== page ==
• readings. College lecturers simply expect you to do these things. It is up toyou to make sure that you do.Your schedule of classes in college will be more spread out than your classesin secondary school. Secondary school classes typically meet daily. Collegeclasses meet 2 to 3 times a week. It is very important for you, therefore, tocarefully manage the time in between classes. Creating and sticking to a studyschedule is crucial.Tests in secondary school classes are often given frequently and cover asmall amount of information. Tests in college classes are given less frequentlyand cover a great deal of information. Sometimes the only test is the finalexamination. Make-up tests are rarely given in college, and you usually cannotraise a low score by doing extra credit work. To do well on tests in College,you must take good notes in class and from your textbooks. You should alsohave a good strategy for taking tests.College is not simply a continuation of secondary school. It is a newexperience that requires you to approach success in new ways right from dayone. The same will apply to those of you who have been out of school for along time. You will need to adjust from your work schedule to a collegeschedule. You will still have to plan based on your own self motivation. Youwill have to take into account how you learn and develop useful and effectivestudy habits.OutcomesWhen you finish this section you will be able to do the following: • plan and write your own study timetable;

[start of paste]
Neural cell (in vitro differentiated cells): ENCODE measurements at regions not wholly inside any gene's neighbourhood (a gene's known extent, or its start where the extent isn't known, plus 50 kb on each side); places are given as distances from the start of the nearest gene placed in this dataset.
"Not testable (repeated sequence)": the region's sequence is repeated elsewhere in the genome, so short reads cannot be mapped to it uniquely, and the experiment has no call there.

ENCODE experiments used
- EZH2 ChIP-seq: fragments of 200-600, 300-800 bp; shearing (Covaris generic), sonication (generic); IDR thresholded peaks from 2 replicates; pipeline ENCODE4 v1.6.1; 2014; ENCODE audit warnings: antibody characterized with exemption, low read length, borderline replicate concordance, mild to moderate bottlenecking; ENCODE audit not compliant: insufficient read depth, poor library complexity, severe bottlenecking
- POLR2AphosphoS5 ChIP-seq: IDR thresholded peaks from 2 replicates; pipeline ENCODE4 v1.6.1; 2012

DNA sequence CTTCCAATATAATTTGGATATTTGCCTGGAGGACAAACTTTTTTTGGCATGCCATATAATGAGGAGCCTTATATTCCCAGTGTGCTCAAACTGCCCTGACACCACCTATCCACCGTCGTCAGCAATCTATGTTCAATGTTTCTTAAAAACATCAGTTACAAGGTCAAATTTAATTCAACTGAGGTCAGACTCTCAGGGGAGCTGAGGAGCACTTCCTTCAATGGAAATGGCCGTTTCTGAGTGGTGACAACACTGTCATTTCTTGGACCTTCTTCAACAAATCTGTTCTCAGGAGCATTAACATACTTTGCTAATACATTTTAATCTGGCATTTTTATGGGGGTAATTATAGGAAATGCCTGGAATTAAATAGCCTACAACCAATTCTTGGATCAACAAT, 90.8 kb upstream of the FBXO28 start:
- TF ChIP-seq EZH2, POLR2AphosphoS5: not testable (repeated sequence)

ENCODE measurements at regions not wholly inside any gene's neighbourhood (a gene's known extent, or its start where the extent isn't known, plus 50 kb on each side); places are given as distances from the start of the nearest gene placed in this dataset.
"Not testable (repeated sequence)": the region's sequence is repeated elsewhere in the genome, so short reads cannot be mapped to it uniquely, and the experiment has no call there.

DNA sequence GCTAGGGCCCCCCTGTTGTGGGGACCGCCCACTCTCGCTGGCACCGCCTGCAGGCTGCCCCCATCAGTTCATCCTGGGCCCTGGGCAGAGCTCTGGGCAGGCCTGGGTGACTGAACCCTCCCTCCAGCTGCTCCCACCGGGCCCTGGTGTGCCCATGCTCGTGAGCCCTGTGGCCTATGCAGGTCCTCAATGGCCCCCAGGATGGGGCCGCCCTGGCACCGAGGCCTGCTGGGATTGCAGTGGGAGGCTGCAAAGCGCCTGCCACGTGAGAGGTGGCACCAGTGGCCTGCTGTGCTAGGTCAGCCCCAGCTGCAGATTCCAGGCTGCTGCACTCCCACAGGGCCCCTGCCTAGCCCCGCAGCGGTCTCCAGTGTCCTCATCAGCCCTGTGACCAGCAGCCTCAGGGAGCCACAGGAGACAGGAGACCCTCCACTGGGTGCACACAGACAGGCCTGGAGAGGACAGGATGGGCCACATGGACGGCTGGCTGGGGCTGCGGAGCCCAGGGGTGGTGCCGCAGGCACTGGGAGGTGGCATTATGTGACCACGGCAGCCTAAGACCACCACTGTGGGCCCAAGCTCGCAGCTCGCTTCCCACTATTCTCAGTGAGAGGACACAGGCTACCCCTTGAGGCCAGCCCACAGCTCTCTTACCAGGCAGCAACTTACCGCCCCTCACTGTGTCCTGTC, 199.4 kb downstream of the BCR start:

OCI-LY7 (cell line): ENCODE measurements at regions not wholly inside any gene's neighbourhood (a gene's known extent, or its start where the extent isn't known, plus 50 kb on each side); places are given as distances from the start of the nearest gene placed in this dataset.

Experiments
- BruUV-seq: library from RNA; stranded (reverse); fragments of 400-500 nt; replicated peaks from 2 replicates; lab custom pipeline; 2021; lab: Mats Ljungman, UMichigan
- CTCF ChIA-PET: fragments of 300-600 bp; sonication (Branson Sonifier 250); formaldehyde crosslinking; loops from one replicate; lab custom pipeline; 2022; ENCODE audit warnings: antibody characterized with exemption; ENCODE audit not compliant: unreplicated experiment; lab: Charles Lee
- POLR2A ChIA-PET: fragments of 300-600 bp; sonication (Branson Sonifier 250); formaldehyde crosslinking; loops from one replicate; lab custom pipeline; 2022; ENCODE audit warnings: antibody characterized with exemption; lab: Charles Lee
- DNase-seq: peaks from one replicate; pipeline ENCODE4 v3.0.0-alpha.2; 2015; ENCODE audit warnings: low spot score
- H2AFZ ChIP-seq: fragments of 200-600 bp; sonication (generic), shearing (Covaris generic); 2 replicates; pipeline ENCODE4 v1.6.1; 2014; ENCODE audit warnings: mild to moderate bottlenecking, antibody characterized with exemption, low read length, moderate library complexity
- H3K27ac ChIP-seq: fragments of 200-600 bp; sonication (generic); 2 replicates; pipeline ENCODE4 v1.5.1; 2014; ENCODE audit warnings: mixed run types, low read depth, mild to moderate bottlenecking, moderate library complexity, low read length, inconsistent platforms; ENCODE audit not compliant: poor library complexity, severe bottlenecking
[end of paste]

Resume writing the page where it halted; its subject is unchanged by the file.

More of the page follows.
• • take and organize your notes from lectures and textbooks; • develop the following helpful study techniques that will help you to succeed in college: o setting goals o overcoming procrastination o working with study syndicates o understanding your learning preferences • take care of your health.TimetablingYour timetable at school was worked out for your class. Every class memberdid more or less the same thing as everyone else with the exception of a fewoptions in the final years. At tertiary level everyone has his/her own timetable.Consequently you need to invest time in preparing your timetables correctlyright at the beginning of each semester if you are serious about your studies.On another level you will have to develop your own study timetable to ensureyou give your various courses sufficient time for self study. BCA uses thefollowing timetable templates.Class Time TableThis is an example of a class timetable. Insert your courses in the empty cellsfor Monday to Friday. Note the lecture times appear in the first column. Alsoensure you know where the class will meet (e.g. LT1 or Rm4). Remember toincorporate ALL your courses and not only those you enjoy!Times Monday Tuesday Wednesday Thursday Friday0700-07500800-08500900-09501000-10501100-11501200-1330 LUNCH1330-14201430-15201530-16201630-1720